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Financing gap: Government eyes Sh250b Eurobond to pay huge debts

By Dominic Omondi | October 30th 2018
By Dominic Omondi | October 30th 2018
Treasury CS Henry Rotich greets President Kenyatta after he announced the cash netted by the Eurobond in 2016 as Deputy President William Ruto looks on. [Tabitha Otwori, Standard]

The Government plans to use more than half of the Sh287 billion ($2.87 billion) it intends to raise from the global money market to retire maturing debt.

Media reports have indicated that Kenya plans to issue its third Eurobond of Sh250 billion ($2.5 billion) and a syndicated loan of Sh37 billion in the financial year ending June 2019.

Sceptics, however, raise concern over the timing citing that the new facility could expose the shilling to external shock in the current volatile international money markets.

Treasury documents show that Kenya has a refinancing need of Sh180 billion in the same period it seeks to raise its funding. This will see creditors whose loans have matured take up 62 per cent the Sh287 billion it hopes to borrow from the external market.

Institutions such as the International Monetary Fund (IMF) have already warned that Kenya faces a refinancing risk due to a massive debt repayment obligation in the financial year ending June 2019.

“The higher level of debt, together with rising reliance on non-concessional borrowing, have raised fiscal vulnerabilities and increased interest payments on public debt to nearly one-fifth of revenue, placing Kenya in the top quartile among its peers,” the IMF said in a report released late on Tuesday.

“Kenya’s risk of external debt distress has increased from low to moderate. This reflects the breach of three external debt indicators — external debt service-to-export ratio, external debt service-to-revenue ratio, and the present value of external debt to export ratio — for an extended period of time under the most extreme shock.”

Additional borrowing

The Government also intends to refinance the five-year Eurobond maturing in FY2018/19, through the issuance of international bonds. It was not immediately clear whether the Treasury will actually use the Sh287 billion to refinance maturing debt. The Standard could not get a response from National Treasury, and by the time we went to press Treasury Principal Secretary Kamau Thugge had not responded.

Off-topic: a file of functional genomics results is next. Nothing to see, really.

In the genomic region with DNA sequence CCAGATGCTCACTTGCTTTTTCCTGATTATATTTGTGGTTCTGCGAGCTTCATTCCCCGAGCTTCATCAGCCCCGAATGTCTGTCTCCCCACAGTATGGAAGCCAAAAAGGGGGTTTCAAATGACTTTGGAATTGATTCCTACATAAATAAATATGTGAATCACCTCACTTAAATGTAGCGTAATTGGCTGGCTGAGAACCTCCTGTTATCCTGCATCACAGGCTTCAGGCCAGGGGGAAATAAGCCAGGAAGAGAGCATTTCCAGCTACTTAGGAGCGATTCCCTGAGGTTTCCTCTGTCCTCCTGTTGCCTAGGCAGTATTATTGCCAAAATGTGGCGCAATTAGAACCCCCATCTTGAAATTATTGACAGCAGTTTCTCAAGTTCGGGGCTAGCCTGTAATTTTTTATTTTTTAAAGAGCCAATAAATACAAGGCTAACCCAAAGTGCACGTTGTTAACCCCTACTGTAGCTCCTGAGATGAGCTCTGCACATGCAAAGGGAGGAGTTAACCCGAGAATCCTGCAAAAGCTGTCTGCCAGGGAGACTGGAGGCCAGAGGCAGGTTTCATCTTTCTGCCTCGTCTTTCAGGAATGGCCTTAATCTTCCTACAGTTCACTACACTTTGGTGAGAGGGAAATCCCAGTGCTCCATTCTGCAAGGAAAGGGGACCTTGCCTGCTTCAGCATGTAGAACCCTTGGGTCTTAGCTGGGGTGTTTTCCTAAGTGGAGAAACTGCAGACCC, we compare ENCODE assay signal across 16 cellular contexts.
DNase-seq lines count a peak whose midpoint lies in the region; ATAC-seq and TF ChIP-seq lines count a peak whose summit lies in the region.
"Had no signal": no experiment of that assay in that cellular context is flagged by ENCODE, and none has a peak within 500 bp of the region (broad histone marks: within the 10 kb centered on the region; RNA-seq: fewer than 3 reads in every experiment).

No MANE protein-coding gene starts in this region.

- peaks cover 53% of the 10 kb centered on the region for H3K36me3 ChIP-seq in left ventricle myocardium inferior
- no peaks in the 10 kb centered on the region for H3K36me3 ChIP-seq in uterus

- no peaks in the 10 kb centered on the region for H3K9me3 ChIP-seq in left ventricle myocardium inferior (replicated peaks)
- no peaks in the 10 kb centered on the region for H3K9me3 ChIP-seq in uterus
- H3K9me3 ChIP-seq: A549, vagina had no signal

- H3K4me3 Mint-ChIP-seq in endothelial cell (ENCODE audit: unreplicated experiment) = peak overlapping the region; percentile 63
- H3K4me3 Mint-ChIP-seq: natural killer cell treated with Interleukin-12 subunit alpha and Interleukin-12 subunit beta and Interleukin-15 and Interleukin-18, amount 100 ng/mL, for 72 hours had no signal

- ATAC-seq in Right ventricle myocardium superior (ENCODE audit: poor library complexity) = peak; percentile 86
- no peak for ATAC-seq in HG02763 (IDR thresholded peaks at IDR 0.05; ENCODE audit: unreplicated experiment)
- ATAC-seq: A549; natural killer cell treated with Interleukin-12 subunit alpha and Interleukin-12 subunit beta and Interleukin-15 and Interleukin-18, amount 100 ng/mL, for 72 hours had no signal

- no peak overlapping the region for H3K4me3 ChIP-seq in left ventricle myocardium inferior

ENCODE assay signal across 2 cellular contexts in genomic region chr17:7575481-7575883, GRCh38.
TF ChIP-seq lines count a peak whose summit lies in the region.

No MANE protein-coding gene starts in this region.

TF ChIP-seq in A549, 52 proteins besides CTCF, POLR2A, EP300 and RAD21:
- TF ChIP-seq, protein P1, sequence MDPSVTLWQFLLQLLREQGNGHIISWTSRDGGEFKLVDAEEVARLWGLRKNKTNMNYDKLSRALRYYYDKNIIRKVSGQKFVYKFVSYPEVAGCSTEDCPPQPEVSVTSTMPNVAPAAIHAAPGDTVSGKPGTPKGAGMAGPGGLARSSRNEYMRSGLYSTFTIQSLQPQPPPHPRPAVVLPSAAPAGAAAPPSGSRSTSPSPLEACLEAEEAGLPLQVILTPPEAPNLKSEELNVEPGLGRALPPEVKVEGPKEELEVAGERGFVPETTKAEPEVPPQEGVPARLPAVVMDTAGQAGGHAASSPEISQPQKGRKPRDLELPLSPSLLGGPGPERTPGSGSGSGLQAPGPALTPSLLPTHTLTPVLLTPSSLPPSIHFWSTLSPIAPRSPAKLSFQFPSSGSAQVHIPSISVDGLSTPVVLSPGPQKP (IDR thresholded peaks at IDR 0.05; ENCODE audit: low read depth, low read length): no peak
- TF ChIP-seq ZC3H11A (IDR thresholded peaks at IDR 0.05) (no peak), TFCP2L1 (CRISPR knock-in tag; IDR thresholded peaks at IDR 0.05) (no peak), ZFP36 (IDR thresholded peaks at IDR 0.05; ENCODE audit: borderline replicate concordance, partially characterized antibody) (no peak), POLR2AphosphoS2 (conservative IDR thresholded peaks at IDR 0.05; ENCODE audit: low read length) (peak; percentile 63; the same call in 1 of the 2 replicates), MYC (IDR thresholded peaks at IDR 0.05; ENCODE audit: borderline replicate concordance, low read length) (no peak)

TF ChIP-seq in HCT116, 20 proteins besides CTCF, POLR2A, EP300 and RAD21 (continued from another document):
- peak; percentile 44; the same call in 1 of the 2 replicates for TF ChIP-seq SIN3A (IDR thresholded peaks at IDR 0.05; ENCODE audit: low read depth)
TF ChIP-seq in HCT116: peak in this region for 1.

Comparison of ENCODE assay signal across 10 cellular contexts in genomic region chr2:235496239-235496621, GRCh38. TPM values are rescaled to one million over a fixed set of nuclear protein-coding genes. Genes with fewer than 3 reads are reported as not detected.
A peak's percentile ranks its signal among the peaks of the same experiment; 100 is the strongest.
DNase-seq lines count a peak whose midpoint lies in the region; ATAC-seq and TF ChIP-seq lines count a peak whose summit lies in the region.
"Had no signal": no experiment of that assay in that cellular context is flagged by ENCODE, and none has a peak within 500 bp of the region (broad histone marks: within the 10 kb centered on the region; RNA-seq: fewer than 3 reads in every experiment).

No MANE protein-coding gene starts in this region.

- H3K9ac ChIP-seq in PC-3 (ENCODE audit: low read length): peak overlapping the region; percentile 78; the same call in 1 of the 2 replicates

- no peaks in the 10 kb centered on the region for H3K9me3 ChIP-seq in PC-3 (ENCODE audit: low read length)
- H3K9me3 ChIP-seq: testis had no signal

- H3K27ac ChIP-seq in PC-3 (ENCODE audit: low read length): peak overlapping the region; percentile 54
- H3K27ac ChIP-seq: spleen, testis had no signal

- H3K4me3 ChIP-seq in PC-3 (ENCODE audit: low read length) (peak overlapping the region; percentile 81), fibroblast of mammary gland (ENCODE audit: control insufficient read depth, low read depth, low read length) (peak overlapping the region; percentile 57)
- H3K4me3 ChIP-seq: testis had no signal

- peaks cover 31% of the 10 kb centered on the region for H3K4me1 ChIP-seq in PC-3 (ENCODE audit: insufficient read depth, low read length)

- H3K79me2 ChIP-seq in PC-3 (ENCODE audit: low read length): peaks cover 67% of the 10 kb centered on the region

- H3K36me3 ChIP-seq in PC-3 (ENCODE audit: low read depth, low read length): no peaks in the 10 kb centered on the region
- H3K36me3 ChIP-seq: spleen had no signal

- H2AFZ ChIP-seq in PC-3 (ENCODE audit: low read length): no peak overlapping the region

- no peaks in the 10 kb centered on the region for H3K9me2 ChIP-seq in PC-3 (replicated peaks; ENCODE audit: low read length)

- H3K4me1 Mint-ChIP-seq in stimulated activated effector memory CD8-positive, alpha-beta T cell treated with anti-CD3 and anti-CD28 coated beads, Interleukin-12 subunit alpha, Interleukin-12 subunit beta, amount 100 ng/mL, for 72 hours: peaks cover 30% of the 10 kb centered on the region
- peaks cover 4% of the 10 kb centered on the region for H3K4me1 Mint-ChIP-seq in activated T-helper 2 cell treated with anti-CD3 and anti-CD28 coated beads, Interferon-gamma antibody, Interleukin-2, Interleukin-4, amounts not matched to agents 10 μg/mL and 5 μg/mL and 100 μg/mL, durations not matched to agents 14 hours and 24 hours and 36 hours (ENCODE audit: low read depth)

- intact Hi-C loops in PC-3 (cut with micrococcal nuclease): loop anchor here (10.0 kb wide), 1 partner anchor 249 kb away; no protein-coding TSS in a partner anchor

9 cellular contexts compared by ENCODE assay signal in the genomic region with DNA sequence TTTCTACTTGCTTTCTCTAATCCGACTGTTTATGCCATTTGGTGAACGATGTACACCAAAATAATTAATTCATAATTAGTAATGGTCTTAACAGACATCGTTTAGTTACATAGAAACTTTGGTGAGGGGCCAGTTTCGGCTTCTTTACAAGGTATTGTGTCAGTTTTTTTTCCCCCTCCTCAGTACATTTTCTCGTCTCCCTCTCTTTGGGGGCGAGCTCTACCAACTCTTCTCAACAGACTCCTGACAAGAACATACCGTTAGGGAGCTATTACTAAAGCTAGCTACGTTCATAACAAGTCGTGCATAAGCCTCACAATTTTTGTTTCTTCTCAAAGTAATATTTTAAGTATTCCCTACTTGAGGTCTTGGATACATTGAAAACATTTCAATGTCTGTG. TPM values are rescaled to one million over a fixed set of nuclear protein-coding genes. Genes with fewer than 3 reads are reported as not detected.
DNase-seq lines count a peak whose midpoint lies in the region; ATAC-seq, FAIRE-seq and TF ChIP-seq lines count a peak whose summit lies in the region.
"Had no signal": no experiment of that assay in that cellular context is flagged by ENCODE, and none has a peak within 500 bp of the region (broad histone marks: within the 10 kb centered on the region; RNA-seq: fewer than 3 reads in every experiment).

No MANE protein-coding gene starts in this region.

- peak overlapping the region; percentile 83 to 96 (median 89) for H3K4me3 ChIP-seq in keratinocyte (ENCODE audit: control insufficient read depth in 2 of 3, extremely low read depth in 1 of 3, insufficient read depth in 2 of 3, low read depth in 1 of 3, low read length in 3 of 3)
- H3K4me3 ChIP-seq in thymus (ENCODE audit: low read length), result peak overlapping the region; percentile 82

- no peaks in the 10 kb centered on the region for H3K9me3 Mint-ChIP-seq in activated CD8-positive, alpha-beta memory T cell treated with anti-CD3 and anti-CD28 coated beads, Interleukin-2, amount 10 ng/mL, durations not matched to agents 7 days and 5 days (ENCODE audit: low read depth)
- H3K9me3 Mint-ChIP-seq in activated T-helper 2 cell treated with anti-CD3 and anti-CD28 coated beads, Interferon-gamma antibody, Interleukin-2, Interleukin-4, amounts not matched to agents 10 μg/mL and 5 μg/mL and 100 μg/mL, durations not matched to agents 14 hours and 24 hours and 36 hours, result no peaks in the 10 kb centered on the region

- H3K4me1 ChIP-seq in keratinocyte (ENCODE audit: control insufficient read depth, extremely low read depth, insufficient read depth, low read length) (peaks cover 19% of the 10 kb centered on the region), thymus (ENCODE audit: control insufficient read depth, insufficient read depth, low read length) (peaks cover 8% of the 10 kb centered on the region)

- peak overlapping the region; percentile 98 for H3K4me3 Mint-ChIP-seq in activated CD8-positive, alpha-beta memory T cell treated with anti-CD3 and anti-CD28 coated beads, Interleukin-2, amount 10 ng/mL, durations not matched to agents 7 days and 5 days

Indications show that the Government might have to borrow additional Sh180 billion to refinance - taking a loan to repay another - pushing up the tally external credit incurred in the current period to Sh460 billion. In a report to an international news agency, Treasury said it would raise the Sh287 billion for budgetary purposes, an indicator that Kenya might issue a separate Eurobond or syndicated loan for refinancing purposes.

Most of the refinancing needs that fall due in the current financial year are associated with a repayment of the syndicated loans, commercial loans, international bonds, and other external repayments.

The refinancing risk adds to other extraneous shocks on the shilling. Already, local currencies in emerging and frontier markets have taken a hit as the US Federal Reserve Bank begins to mop up excess liquidity.

Improving conditions in the US has seen the cheap money that left the American shores for better returns in developing economies such as Kenya begin to return.

Last week, the Nairobi bourse’s benchmark index, NSE 20, dropped to a decade-low to 2,775 in what is attributed to a massive sell-off by foreigners as they seek better returns at home.

-Additional reporting by Bloomberg

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